Health & Fitness

Four Exercise Questions to Ask Your Doctor

Are you considering adding exercise to your daily routine or significantly increasing your level of activity?  If so, the National Institute on Aging (NIA), part of the National Institutes of Health (NIH, has some specific recommendations for you. Before beginning, be sure to talk with your doctor about the exercises and physical activities that are best for you. During your appointment, the NIA says you can ask:

What types of exercise would work for me? Your medical history and current activity level will help your doctor recommend exercises that are doable and safe. Your doctor can also help you come up with a plan to gradually increase the intensity or duration of your physical activity. This information might be part of an exercise prescription, which indicates how you should exercise and for how long. You can “fill” this prescription by yourself or coordinate with a personal trainer or exercise medicine specialist.

Are there any exercises or activities I should avoid? Your doctor can make recommendations based on your health history, keeping in mind any recent surgeries or ongoing health conditions such as arthritis, diabetes, or heart disease. This would be a great time to check with your doctor about any unexplained symptoms you’ve been experiencing, such as chest pain or pressure, joint pain, dizziness, or shortness of breath. Your doctor may recommend postponing exercise until the problem is diagnosed and treated.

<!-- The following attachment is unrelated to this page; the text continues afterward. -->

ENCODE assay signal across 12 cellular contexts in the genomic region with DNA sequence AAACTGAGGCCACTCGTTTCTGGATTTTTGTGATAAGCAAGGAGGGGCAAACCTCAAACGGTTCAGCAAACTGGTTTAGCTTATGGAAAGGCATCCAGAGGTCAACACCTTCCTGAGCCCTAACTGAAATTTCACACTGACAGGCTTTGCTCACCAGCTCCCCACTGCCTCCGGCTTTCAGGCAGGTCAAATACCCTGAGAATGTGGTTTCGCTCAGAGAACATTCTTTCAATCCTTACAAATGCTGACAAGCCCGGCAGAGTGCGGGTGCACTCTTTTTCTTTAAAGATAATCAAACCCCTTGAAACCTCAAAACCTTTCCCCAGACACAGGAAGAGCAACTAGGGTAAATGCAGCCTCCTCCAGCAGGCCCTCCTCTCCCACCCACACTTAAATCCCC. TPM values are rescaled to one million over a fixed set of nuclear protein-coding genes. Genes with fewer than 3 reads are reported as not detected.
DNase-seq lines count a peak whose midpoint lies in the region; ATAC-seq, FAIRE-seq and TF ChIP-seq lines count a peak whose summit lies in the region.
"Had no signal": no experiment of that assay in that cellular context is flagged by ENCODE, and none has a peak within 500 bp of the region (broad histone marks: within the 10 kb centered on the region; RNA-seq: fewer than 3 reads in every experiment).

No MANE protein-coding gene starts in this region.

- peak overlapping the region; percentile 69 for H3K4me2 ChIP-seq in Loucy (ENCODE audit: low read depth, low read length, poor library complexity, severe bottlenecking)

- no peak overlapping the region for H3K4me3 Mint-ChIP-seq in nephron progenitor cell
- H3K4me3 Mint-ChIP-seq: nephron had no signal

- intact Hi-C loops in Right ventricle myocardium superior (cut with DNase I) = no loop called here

How does my health condition affect my ability to exercise? Some health conditions can affect your exercise routine. For example, people with arthritis may need to avoid some types of activity, especially when joints are swollen or inflamed. Those with diabetes may need to adjust their daily schedule, meal plan, or medications when planning their activities. Your doctor can talk with you about any adjustments you need to make to ensure that you get the most out of your new exercise routine.

Is my preventive care up to date? Your doctor can tell you if there are any tests you might need. For example, women over age 65 should be checked regularly for osteoporosis.

you may also like

Recipes We